The Caribbean ministers of culture have approved a permanent logo for the Caribbean Festival of Arts (CARIFESTA).
The approval was given during the two-day meeting of the Council for Human and Social Development (COHSOD) that ended in Guyana over the past weekend.
Traditionally, each CARIFESTA host country was required to design a logo to be used in their branding of the region’s premier festival, which meant that for each hosting, there was a different logo.
“With this new logo, every CARIFESTA participating country subsequent to the 14th staging this year, will use the new design. The aim is to give the Community’s mega cultural Festival a more uniformed brand,” the Guyana-based Caribbean Community (CARICOM) Secretariat said in a statement following the COHSOD meeting.
It said the logo for the first CARIFESTA was “a dark hand rising, grasping the sun, depicting the skills and aspirations of the tropical man with talent untold”, a symbol of the Caribbean people defining themselves and articulating their aspirations.
August 15- 26 in Trinidad and Tobago
CARIFESTA will be held this year in Trinidad and Tobago from August 15-26 under the theme ‘Connect, Share, Invest’.
Trinidad and Tobago’s Minister of Community Development, Culture and the Arts, Dr. Nyan Gadsby-Dolly, provided the meeting with an update on the preparations.
She told the ministers that Trinidad and Tobago was introducing several niche festivals to the event that could become stand-alone events in the region.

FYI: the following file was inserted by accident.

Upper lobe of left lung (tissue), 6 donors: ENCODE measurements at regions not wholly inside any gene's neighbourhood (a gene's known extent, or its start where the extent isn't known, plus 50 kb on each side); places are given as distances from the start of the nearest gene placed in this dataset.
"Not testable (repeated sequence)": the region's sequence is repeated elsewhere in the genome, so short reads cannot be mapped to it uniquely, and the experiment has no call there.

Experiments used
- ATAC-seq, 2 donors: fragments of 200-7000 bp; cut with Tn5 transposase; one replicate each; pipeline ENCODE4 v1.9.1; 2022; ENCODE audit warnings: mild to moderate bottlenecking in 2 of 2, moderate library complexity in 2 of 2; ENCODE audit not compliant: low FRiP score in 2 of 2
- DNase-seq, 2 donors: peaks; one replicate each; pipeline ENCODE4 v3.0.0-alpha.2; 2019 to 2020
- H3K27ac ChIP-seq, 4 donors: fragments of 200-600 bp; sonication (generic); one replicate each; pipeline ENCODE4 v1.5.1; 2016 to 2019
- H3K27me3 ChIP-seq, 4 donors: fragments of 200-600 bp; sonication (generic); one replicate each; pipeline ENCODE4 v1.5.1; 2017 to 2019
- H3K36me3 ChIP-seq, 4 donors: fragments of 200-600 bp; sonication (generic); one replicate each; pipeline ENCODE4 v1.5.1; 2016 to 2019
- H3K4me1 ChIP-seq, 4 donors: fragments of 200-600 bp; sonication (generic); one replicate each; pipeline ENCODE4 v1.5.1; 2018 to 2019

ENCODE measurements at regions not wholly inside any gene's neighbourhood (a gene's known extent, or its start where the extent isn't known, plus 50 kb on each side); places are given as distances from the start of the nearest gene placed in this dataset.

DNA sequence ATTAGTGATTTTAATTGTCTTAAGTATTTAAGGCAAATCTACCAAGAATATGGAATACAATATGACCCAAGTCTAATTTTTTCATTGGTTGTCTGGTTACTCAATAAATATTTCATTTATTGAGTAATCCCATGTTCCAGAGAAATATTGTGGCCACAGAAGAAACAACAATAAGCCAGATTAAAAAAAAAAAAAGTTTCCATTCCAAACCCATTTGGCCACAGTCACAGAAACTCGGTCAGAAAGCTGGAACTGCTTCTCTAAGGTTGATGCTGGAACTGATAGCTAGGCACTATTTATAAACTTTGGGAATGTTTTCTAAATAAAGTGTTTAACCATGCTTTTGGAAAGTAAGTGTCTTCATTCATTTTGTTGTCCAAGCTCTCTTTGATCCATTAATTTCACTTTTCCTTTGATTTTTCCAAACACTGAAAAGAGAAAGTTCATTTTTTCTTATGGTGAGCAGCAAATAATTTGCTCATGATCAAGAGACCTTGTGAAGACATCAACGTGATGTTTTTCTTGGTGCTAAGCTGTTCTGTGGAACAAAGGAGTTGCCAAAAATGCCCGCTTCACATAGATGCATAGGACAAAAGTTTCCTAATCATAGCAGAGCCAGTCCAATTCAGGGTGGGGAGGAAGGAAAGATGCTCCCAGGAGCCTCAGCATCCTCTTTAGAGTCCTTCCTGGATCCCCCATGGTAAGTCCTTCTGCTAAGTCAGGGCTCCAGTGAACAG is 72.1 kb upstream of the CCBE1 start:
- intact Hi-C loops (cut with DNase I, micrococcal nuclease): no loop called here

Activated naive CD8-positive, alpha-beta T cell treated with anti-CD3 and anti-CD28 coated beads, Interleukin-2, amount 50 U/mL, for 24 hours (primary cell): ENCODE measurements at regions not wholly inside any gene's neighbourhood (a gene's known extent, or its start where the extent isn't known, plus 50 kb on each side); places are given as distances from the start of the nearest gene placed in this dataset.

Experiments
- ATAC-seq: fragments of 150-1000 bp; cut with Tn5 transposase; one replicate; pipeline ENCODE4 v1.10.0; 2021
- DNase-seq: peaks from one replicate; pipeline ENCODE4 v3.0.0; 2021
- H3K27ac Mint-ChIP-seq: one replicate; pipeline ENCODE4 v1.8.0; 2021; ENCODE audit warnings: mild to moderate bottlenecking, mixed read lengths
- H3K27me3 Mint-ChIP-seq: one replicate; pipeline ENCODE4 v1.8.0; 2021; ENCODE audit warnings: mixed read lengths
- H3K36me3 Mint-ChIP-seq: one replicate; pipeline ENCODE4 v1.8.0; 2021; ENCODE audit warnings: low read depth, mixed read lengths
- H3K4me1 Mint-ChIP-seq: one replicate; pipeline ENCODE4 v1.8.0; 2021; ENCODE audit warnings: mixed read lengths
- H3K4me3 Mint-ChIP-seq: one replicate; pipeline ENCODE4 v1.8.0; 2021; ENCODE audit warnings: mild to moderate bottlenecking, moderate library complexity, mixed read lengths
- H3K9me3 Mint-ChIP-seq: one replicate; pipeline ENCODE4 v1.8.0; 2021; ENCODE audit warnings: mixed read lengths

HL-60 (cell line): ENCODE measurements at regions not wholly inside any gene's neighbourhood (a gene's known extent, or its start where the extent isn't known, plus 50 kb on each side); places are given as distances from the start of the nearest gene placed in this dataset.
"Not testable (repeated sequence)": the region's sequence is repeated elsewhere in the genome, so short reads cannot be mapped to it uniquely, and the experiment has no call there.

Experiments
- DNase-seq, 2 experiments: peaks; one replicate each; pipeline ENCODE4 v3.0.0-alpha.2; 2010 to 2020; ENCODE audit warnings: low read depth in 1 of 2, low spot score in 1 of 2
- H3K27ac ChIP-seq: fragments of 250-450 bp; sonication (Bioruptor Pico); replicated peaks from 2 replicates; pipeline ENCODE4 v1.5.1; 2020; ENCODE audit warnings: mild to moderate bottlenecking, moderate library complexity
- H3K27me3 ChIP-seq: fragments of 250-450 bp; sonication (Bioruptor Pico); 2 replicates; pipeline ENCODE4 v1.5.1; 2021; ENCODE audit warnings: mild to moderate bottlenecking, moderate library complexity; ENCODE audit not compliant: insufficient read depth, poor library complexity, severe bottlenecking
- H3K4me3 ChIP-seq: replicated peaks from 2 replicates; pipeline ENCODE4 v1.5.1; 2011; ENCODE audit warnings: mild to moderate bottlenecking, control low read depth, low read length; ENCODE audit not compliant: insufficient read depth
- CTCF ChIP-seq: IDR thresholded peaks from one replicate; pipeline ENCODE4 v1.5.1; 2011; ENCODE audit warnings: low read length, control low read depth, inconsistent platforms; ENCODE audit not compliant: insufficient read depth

She said that CARIFESTA was one of the Region’s best cultural assets and it was up to the Community to find innovative ways to reinvigorate and re-imagine the Festival each time.
The Secretariat said that the calendar of the events can be accessed at the CARIFESTA website www.carifesta.net.
CARICOM Secretary-General, Irwin LaRocque, took the opportunity to reiterate that culture plays a significant role in the region’s sustainable growth and development.
He said that cultural industries in the region had out-performed sectors such as agriculture, finance, insurance and construction in some member states.
He, however, said that there needed to be the necessary enabling environment for the creative industries to be more competitive, and to increase their contribution to employment and growth.
Catalyst for creative industry development
Speaking on CARIFESTA, which he referred to as the Community’s highly valued regional space that showcased arts and culture, LaRocque said the mega cultural event was being positioned as a catalyst for creative industry development within CARICOM.
He noted that since CARIFESTA XI in Suriname, a business component – the cultural marketplace – was introduced where managers of venues, international festivals and performing arts, buyers and booking agents were invited to see and network with Caribbean artists.
LaRocque said that the initiative was intended to create more opportunities for the professional development of artists and for the export of their products and services.
Caribbean Creative Industries Management Unit (CCIMU)
In the statement, the CARICOM Secretariat said that other matters that were discussed at the meeting included a proposal for the establishment of the Caribbean Creative Industries Management Unit (CCIMU) developed by Caribbean Export and the establishment of national and regional registries of artists and cultural workers were also discussed.
The CCIMU is intended to provide business and other support services to the sector to build the export capacity of artists and cultural entrepreneurs. The national registries and the regional registry are important tools to complement the free movement provision for artists and cultural workers under the CSME and enable greater market access to the European Union as Contractual Service Suppliers.